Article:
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[PATCH] perlhack.pod - working with the Perl source

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Dave Rolsky
May 31, 2004 10:52
[PATCH] perlhack.pod - working with the Perl source
Message ID:
Here's the patch to perlhack.pod I promised a while back.  It collects
some of the wisdom shared by John Peacock and Rafael Garcia-Suarez about
working with the Perl source.

On a side note, having used these scripts, they're still a PITA.  Having
to explicitly declare a file as being edited is a throwback to using RCS.
The sooner we have a public Subversion mirror of the Perforce tree, the


House Absolute Consulting

--- pod/perlhack.pod.orig	2003-10-22 02:57:40.000000000 -0500
+++ pod/perlhack.pod	2004-05-31 12:52:00.000000000 -0500
@@ -479,6 +479,93 @@ =back


+=head2 Working with the source
+Because you cannot use the Perforce client, you cannot easily generate
+diffs against the repository, nor will merges occur when you update
+via rsync.  If you edit a file locally and then rsync against the
+latest source, changes made in the remote copy will I<overwrite> your
+local versions!
+The best way to deal with this is to maintain a tree of symlinks to
+the rsync'd source.  Then, when you want to edit a file, you remove
+the symlink, copy the real file into the other tree, and edit it.  You
+can then diff your edited file against the original to generate a
+patch, and you can safely update the original tree.
+Perl's F<Configure> script can generate this tree of symlinks for you.
+The following example assumes that you have used rsync to pull a copy
+of the Perl source into the F<perl-rsync> directory.  In the directory
+above that one, you can execute the following commands:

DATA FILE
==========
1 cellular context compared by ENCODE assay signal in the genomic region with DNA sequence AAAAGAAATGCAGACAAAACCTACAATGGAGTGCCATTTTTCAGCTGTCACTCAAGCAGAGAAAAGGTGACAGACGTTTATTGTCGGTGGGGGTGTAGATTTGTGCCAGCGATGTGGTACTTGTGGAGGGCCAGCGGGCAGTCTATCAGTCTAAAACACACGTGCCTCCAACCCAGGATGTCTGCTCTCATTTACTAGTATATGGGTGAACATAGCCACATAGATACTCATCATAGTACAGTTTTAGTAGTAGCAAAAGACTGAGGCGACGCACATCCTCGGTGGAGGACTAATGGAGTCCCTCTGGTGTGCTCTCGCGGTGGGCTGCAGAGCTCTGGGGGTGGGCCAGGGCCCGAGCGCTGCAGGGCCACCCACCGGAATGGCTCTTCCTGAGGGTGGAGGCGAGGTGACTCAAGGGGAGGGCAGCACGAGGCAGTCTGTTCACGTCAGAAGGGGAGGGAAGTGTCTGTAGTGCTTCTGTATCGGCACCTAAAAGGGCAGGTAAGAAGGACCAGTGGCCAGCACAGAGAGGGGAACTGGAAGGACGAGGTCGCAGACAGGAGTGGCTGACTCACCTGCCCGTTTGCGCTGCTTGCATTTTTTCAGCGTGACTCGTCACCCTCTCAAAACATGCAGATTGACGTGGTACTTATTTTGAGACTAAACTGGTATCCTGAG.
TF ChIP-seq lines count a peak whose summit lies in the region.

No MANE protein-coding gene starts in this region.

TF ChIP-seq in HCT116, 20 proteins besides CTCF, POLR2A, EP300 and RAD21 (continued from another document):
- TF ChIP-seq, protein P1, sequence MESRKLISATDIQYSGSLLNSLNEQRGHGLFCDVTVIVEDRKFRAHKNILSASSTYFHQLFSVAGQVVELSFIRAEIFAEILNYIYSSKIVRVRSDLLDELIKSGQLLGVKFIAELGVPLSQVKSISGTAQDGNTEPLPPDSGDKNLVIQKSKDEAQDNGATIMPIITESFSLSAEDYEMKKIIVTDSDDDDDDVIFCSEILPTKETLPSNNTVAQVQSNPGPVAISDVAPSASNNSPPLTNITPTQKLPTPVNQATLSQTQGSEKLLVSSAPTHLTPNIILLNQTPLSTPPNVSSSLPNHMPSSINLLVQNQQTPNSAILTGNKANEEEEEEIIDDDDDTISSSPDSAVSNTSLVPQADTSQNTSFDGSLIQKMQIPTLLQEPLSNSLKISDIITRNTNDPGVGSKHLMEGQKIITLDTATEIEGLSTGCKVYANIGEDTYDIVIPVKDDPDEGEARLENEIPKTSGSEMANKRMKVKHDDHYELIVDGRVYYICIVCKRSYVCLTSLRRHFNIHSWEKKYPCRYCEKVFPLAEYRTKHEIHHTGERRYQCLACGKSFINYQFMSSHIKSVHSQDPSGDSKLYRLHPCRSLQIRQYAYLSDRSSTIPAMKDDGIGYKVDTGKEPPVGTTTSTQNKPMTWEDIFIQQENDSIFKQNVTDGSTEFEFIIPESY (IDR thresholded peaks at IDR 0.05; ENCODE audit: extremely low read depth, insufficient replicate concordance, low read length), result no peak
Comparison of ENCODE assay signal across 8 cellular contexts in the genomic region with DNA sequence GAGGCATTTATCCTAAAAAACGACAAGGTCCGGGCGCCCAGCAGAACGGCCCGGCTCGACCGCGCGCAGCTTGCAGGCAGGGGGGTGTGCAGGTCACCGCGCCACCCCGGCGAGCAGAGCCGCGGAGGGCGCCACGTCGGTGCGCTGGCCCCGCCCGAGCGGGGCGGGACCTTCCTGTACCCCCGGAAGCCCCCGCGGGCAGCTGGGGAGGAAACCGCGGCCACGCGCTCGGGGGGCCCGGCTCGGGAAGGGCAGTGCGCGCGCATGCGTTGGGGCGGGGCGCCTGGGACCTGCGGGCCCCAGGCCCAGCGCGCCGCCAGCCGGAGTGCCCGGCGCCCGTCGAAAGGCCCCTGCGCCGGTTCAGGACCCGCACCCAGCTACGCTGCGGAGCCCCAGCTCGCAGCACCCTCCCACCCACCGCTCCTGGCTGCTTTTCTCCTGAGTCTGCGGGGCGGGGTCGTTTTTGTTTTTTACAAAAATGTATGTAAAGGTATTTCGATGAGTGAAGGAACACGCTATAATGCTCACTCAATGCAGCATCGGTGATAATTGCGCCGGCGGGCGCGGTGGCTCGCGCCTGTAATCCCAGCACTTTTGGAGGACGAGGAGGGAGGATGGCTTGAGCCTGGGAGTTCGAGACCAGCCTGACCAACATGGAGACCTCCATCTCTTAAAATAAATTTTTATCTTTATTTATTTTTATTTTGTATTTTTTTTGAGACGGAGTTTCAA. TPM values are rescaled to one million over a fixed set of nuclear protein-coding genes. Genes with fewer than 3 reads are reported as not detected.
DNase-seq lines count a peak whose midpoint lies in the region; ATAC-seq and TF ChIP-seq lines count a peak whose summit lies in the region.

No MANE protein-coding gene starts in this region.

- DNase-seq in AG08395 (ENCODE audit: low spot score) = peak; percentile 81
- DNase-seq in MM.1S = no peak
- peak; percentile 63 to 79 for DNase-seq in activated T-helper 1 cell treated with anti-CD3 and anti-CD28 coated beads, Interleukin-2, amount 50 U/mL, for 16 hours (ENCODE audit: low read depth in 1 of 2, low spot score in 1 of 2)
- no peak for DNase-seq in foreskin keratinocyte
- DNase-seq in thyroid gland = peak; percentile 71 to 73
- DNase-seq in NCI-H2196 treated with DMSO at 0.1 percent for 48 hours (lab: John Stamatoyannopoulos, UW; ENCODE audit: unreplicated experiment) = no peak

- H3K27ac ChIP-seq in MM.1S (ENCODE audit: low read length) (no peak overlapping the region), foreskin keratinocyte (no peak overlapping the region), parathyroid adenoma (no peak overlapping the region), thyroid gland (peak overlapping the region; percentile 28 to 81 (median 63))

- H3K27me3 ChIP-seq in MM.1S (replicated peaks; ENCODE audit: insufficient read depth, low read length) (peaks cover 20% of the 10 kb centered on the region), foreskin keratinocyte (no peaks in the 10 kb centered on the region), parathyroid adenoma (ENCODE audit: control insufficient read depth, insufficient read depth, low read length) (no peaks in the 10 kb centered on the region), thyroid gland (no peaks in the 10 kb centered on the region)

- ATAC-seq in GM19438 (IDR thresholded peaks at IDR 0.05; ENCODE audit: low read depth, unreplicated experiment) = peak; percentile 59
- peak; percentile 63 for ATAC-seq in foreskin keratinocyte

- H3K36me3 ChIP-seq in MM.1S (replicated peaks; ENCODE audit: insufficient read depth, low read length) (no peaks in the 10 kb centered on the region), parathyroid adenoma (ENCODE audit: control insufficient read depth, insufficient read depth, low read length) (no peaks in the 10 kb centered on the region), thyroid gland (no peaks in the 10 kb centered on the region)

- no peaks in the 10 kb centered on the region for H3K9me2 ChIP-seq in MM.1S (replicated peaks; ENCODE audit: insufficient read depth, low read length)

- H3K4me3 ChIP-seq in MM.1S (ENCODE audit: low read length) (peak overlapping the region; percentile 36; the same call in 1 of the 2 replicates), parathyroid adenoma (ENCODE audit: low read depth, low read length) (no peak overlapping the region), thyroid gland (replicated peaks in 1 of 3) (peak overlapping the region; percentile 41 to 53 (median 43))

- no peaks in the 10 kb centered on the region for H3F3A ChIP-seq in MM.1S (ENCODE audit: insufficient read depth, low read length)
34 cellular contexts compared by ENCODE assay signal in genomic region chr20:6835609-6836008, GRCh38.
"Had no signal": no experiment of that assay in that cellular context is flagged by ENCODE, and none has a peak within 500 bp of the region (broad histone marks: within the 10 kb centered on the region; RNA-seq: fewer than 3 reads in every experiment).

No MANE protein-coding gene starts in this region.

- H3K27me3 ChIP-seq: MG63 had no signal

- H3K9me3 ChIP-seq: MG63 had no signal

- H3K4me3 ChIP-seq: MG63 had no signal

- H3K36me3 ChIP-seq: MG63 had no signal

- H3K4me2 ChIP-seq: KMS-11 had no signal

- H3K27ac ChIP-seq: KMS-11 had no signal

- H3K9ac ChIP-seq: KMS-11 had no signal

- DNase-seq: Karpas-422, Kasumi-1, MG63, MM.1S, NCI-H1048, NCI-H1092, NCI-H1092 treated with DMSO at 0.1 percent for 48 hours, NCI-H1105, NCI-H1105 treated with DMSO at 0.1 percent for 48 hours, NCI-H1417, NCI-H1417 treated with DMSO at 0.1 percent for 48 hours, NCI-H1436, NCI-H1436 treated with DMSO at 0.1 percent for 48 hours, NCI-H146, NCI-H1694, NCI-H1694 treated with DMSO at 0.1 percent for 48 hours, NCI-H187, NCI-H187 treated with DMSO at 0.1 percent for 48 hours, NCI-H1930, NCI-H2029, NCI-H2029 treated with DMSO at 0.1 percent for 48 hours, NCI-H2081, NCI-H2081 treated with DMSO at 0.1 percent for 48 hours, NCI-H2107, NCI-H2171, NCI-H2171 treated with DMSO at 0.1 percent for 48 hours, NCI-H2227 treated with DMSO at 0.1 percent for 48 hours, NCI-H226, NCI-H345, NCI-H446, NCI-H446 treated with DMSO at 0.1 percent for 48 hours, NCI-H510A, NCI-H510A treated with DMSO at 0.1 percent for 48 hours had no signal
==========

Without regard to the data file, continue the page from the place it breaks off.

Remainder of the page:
+  mkdir perl-dev
+  cd perl-dev
+  ../perl-rsync/Configure -Dmksymlinks -Dusedevel -D"optimize=-g"
+This will start the Perl configuration process.  After a few prompts,
+you should see something like this:
+  Symbolic links are supported.
+  Checking how to test for symbolic links...
+  Your builtin 'test -h' may be broken.
+  Trying external '/usr/bin/test -h'.
+  You can test for symbolic links with '/usr/bin/test -h'.
+  Creating the symbolic links...
+  (First creating the subdirectories...)
+  (Then creating the symlinks...)
+The specifics may vary based on your operating system, of course.
+After you see this, you can abort the F<Configure> script, and you
+will see that the directory you are in has a tree of symlinks to the
+F<perl-rsync> directories and files.
+If you plan to do a lot of work with the Perl source, here are some
+shell script functions that can make your life easier:
+  function edit {
+           if [ -L $1 ]; then
+               mv $1 $1.orig
+               cp $1.orig $1
+               vi $1
+           else
+               /bin/vi $1
+           fi
+  }
+  function unedit {
+           if [ -L $1.orig ]; then
+               rm $1
+               mv $1.orig $1
+           fi
+  }
+Replace "vi" with your favorite flavor of editor.
+Here is another function which will quickly generate a patch for the
+files which have been edited in your symlink tree:
+  mkpatchorig() {
+      local diffopts
+      for f in `find . -name '*.orig' | sed s,^\./,,`
+      do
+          case `echo $f | sed 's,.orig$,,;s,.*\.,,'` in
+              c)   diffopts=-p ;;
+              pod) diffopts='-F^=' ;;
+              *)   diffopts= ;;
+          esac
+          diff -du $diffopts $f `echo $f | sed 's,.orig$,,'`
+      done
+  }
+This function produces patches which include enough context to make
+your changes obvious.  This makes it easier for the Perl pumpking(s)
+to review them when you send them to the perl5-porters list, and that
+means they're more likely to get applied.
+This function assumed a GNU diff, and may require some tweaking for
+other diff variants.

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